|Scientific Name||Common Name|
|Cynoglossus macrostomus||Sole Fish / लेप|
The word sole in English, French and Italian comes from its resemblance to a sandal, Latin solea. Sole fish spend their adult life lying with one side flat on the seabed, while the other side faces up and is camouflaged, so the fish can lie motionless for hours, waiting for a tasty morsel to swim by. When this happens, the flatfish lunges upwards and suddenly opens its mouth to vacuum the hapless fish inside. Since flatfish spend all their adult lives with one side up and the other side facing the seafloor, they have evolved several morphological adaptations, such as having both eyes located on one side of their head, giving them a sighted (up) side and a blind (down) side. But flatfish are not born with both eyes on one side of their heads. Even Charles Darwin, one of the co-discoverers of the theory of evolution by natural selection, was baffled by what he referred to as this “remarkable peculiarity” of sole fish morphology.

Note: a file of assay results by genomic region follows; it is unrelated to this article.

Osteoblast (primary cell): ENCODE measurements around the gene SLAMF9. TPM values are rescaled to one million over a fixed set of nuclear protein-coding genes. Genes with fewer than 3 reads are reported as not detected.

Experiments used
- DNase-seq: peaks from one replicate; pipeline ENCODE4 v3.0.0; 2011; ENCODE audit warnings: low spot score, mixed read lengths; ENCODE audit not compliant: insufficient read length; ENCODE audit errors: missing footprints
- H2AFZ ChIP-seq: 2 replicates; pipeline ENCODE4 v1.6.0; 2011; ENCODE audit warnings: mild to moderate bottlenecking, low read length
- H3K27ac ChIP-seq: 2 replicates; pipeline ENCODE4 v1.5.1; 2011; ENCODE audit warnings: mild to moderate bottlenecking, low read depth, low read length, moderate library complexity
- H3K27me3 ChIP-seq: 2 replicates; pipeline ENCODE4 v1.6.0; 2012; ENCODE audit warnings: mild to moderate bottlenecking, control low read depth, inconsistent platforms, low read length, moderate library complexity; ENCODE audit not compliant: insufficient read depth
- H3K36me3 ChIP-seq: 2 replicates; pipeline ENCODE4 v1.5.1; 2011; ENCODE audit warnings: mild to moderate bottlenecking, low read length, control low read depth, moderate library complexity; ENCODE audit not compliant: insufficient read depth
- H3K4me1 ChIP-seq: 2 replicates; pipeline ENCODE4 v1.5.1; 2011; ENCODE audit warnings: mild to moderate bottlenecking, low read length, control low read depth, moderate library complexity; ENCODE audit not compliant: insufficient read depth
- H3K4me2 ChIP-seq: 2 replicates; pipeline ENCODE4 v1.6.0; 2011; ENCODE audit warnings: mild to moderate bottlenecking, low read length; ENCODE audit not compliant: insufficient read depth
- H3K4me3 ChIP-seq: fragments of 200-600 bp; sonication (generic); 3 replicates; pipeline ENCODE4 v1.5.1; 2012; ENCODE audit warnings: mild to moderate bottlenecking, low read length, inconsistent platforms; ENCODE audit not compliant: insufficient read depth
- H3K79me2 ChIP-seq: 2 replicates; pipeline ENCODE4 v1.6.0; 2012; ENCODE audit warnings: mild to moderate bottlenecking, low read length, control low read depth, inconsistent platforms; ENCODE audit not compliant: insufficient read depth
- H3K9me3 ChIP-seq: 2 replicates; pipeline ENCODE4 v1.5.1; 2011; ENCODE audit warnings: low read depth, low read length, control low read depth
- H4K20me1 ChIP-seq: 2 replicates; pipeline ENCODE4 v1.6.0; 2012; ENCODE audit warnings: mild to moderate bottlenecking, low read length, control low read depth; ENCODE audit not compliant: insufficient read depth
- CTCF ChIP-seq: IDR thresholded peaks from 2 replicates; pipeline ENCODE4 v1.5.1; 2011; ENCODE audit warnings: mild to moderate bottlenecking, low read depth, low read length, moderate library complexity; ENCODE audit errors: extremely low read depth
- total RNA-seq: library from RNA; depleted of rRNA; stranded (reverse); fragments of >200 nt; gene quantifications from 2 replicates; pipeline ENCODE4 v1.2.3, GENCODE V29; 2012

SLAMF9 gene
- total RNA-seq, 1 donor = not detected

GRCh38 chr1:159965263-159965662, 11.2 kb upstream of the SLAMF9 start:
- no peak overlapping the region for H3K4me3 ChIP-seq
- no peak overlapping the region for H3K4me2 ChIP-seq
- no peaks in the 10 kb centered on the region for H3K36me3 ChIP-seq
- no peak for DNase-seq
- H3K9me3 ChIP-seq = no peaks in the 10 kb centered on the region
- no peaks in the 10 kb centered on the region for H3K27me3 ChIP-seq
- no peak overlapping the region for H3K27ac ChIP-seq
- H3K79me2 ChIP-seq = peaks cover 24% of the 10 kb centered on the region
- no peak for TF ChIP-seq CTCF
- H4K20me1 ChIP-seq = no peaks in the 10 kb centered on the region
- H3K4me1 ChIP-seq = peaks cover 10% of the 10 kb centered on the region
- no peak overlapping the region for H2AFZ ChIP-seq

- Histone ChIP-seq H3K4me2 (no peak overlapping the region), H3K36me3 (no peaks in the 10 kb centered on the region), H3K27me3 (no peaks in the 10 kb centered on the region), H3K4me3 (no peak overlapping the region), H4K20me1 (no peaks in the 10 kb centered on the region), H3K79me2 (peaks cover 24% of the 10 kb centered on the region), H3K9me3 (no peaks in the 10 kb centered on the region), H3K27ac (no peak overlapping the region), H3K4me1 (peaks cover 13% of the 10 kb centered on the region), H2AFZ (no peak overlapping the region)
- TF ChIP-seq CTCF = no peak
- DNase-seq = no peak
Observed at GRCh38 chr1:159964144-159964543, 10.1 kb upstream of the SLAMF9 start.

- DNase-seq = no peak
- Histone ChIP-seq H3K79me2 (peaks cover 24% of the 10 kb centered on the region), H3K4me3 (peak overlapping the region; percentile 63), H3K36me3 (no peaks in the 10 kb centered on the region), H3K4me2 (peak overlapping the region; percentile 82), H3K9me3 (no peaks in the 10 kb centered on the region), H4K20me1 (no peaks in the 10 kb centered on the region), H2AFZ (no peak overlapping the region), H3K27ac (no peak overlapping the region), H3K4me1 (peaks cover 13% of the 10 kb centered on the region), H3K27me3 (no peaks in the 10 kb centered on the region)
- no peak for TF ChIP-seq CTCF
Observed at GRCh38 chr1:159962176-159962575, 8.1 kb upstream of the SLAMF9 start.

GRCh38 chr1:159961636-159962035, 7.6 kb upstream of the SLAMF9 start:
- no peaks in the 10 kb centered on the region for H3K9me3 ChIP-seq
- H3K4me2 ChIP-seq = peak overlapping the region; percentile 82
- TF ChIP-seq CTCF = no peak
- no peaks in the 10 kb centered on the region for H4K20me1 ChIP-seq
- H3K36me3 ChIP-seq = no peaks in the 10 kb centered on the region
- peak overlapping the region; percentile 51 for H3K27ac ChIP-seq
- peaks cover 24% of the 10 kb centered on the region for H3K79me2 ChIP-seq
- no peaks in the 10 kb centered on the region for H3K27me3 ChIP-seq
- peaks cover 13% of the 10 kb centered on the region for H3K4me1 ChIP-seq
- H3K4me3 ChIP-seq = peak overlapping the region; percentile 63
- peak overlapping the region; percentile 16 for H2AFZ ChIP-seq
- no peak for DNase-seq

They are born with one eye on each side of their head, but undergo larval metamorphosis where one eye migrates to the other side of the fish’s head late in larval development, producing asymmetrical juvenile fishes. By the time the skull is fully ossified, the eyes are permanently fixed in place.
Juvenile Sole fish eat crustaceans and shellfish such as shrimp, clams, scallops, sand dollars, etc. Older individuals will also eat live fish. Sole fish is listed by the ICES as “outside safe biological limits.” Moreover, they are growing less quickly and are rarely older than six years, although they can reach an age of forty. In 2010, Greenpeace International has added sole fish to its seafood red list.